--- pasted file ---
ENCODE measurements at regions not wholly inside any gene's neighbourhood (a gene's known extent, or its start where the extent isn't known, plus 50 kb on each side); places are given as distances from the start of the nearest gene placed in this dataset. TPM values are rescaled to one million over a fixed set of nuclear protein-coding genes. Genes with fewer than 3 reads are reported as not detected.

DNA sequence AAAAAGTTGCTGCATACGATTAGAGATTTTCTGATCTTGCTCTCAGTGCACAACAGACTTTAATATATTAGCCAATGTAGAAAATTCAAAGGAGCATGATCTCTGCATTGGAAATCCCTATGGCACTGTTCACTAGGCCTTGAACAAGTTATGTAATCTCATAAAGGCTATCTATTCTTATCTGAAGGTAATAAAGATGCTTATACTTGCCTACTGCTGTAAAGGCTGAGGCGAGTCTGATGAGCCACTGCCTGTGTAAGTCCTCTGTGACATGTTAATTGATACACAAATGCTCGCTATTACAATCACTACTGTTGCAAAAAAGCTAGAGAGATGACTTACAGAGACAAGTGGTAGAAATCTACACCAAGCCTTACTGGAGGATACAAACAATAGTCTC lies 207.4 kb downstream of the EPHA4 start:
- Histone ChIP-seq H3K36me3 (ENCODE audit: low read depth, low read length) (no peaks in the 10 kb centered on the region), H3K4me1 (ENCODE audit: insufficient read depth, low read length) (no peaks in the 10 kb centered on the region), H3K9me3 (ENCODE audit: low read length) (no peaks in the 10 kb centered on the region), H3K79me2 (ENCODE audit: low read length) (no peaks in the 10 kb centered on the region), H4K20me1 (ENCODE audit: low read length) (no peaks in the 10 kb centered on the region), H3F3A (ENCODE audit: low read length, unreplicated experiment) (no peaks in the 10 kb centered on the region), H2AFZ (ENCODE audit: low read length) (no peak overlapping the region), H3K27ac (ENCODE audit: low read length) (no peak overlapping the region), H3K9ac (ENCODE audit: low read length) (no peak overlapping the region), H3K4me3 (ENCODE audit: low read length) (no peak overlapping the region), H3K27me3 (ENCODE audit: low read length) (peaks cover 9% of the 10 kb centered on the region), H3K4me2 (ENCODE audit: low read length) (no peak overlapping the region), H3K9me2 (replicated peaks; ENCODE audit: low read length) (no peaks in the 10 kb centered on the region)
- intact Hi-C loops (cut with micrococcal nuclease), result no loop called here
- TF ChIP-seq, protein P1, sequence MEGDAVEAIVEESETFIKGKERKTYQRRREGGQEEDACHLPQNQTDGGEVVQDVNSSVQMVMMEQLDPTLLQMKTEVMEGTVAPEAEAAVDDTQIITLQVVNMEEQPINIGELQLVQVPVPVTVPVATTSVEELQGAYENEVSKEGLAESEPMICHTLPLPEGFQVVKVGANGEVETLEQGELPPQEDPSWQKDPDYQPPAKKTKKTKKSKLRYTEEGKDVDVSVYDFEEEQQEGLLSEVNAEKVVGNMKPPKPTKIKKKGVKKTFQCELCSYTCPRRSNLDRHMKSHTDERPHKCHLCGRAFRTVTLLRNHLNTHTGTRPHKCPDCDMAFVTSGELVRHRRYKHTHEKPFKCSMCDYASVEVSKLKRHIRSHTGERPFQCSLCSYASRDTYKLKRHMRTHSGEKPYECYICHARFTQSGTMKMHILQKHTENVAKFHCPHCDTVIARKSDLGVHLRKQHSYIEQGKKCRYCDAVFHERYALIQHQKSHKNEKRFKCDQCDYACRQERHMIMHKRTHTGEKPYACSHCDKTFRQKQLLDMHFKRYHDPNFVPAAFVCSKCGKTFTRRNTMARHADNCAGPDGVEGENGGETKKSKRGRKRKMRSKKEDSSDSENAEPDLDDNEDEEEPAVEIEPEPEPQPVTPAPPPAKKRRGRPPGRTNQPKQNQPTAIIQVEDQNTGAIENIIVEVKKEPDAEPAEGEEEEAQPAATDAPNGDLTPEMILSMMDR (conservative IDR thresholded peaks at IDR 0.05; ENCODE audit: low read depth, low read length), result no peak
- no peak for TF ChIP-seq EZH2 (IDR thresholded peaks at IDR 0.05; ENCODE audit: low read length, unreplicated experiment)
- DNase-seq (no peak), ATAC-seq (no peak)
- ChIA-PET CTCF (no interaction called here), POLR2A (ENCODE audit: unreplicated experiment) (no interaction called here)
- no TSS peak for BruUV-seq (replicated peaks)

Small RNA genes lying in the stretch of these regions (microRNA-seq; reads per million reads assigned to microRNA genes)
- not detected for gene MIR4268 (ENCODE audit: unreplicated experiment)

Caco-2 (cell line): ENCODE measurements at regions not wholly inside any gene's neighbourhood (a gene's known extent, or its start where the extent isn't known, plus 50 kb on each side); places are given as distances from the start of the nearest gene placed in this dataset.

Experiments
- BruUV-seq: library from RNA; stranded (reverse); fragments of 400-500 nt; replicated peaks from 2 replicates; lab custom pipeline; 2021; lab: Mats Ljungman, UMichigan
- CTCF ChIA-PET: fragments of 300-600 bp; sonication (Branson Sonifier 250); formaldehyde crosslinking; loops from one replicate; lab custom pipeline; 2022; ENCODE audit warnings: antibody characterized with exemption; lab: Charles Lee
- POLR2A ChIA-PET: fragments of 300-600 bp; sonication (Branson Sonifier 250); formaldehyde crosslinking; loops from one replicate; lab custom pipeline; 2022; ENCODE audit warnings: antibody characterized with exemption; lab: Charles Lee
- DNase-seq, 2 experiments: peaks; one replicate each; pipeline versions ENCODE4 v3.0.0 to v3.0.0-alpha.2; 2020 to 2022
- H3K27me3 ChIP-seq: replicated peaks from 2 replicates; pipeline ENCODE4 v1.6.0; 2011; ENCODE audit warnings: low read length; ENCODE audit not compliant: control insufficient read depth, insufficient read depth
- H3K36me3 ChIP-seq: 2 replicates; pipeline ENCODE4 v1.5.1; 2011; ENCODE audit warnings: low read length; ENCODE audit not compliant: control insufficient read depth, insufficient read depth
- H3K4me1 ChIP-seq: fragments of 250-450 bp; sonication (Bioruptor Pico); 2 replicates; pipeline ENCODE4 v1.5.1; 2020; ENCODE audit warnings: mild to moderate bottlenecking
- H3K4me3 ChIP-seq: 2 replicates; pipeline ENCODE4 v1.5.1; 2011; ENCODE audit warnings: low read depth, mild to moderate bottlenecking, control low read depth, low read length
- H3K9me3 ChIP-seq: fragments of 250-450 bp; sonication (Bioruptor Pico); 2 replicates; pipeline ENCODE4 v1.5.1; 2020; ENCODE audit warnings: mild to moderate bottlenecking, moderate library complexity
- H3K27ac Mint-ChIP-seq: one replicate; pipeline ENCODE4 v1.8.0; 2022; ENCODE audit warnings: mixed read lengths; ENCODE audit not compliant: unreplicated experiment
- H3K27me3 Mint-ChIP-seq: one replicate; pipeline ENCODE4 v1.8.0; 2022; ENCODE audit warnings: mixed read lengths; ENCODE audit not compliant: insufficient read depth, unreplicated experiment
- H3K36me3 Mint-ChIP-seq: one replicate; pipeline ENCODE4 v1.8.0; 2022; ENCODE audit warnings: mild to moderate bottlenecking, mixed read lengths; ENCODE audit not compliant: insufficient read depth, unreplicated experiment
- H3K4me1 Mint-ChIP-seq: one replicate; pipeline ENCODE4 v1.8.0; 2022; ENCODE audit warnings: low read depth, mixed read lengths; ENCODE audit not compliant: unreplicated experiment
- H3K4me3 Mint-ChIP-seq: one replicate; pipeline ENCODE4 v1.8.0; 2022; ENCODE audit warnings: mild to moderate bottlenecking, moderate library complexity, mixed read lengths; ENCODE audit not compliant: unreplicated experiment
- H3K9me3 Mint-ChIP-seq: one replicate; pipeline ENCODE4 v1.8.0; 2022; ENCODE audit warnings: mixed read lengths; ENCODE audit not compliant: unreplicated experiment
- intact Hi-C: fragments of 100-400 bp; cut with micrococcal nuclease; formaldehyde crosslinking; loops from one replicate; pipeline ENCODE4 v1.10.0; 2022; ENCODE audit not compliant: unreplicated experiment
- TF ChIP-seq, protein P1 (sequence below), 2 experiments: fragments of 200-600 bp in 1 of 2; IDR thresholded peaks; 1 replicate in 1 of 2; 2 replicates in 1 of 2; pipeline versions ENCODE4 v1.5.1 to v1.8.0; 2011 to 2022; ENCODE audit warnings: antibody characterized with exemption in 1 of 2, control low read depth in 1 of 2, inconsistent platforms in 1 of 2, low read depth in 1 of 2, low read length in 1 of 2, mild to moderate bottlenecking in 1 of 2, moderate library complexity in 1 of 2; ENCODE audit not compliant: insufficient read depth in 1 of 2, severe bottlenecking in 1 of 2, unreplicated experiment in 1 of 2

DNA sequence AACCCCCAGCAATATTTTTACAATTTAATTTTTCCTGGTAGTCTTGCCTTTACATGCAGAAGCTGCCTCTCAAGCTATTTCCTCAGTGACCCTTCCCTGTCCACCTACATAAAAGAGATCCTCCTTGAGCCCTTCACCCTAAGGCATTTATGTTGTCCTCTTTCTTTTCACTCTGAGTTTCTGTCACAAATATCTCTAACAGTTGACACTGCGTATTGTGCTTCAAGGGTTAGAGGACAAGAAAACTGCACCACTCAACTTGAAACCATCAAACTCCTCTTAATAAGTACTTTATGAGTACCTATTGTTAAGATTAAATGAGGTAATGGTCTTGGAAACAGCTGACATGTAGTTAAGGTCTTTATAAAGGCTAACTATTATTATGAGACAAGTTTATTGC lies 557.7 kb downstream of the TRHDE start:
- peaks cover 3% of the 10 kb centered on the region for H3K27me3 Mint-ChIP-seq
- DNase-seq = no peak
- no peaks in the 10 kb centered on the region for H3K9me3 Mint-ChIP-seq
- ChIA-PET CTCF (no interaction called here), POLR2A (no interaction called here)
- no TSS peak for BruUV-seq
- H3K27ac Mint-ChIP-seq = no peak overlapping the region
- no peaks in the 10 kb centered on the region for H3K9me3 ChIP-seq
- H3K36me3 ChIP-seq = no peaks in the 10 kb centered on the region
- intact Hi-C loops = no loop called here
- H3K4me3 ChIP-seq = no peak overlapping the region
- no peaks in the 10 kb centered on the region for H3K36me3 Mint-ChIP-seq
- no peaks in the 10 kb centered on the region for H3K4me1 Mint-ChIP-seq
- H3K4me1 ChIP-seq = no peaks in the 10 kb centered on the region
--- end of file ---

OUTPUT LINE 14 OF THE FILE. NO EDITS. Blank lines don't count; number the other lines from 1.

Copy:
- BruUV-seq: library from RNA; stranded (reverse); fragments of 400-500 nt; replicated peaks from 2 replicates; lab custom pipeline; 2021; lab: Mats Ljungman, UMichigan